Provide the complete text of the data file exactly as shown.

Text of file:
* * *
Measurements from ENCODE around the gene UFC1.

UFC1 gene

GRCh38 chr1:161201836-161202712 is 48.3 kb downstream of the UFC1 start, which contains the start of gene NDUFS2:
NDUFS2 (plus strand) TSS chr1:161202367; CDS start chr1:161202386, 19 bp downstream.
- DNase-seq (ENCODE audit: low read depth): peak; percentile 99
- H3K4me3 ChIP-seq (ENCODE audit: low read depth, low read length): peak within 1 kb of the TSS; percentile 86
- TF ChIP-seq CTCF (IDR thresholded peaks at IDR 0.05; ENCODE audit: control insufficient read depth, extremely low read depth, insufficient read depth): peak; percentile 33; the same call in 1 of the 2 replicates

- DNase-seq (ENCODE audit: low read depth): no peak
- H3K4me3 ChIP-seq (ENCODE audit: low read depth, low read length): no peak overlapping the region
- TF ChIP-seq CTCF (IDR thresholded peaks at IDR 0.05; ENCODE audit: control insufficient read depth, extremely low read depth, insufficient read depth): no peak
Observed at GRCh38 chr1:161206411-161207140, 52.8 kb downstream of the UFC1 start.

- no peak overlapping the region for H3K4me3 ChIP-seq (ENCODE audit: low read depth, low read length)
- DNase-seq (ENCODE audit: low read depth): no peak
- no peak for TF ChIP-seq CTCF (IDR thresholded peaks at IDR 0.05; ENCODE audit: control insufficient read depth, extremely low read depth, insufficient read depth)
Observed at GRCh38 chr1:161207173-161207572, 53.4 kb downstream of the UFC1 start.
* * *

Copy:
Measurements from ENCODE around the gene UFC1.

UFC1 gene

GRCh38 chr1:161201836-161202712 is 48.3 kb downstream of the UFC1 start, which contains the start of gene NDUFS2:
NDUFS2 (plus strand) TSS chr1:161202367; CDS start chr1:161202386, 19 bp downstream.
- DNase-seq (ENCODE audit: low read depth): peak; percentile 99
- H3K4me3 ChIP-seq (ENCODE audit: low read depth, low read length): peak within 1 kb of the TSS; percentile 86
- TF ChIP-seq CTCF (IDR thresholded peaks at IDR 0.05; ENCODE audit: control insufficient read depth, extremely low read depth, insufficient read depth): peak; percentile 33; the same call in 1 of the 2 replicates

- DNase-seq (ENCODE audit: low read depth): no peak
- H3K4me3 ChIP-seq (ENCODE audit: low read depth, low read length): no peak overlapping the region
- TF ChIP-seq CTCF (IDR thresholded peaks at IDR 0.05; ENCODE audit: control insufficient read depth, extremely low read depth, insufficient read depth): no peak
Observed at GRCh38 chr1:161206411-161207140, 52.8 kb downstream of the UFC1 start.

- no peak overlapping the region for H3K4me3 ChIP-seq (ENCODE audit: low read depth, low read length)
- DNase-seq (ENCODE audit: low read depth): no peak
- no peak for TF ChIP-seq CTCF (IDR thresholded peaks at IDR 0.05; ENCODE audit: control insufficient read depth, extremely low read depth, insufficient read depth)
Observed at GRCh38 chr1:161207173-161207572, 53.4 kb downstream of the UFC1 start.